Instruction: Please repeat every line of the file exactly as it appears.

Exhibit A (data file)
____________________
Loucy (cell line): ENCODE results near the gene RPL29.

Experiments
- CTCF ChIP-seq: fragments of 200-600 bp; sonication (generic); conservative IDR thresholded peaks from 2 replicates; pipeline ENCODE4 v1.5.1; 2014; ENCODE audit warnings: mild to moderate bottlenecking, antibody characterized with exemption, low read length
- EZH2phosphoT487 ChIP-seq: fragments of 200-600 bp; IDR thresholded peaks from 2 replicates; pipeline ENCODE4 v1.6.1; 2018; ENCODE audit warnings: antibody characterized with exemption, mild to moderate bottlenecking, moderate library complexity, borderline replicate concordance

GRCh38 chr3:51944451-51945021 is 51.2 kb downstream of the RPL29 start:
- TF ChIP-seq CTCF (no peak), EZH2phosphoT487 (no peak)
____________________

Loucy (cell line): ENCODE results near the gene RPL29.

Experiments
- CTCF ChIP-seq: fragments of 200-600 bp; sonication (generic); conservative IDR thresholded peaks from 2 replicates; pipeline ENCODE4 v1.5.1; 2014; ENCODE audit warnings: mild to moderate bottlenecking, antibody characterized with exemption, low read length
- EZH2phosphoT487 ChIP-seq: fragments of 200-600 bp; IDR thresholded peaks from 2 replicates; pipeline ENCODE4 v1.6.1; 2018; ENCODE audit warnings: antibody characterized with exemption, mild to moderate bottlenecking, moderate library complexity, borderline replicate concordance

GRCh38 chr3:51944451-51945021 is 51.2 kb downstream of the RPL29 start:
- TF ChIP-seq CTCF (no peak), EZH2phosphoT487 (no peak)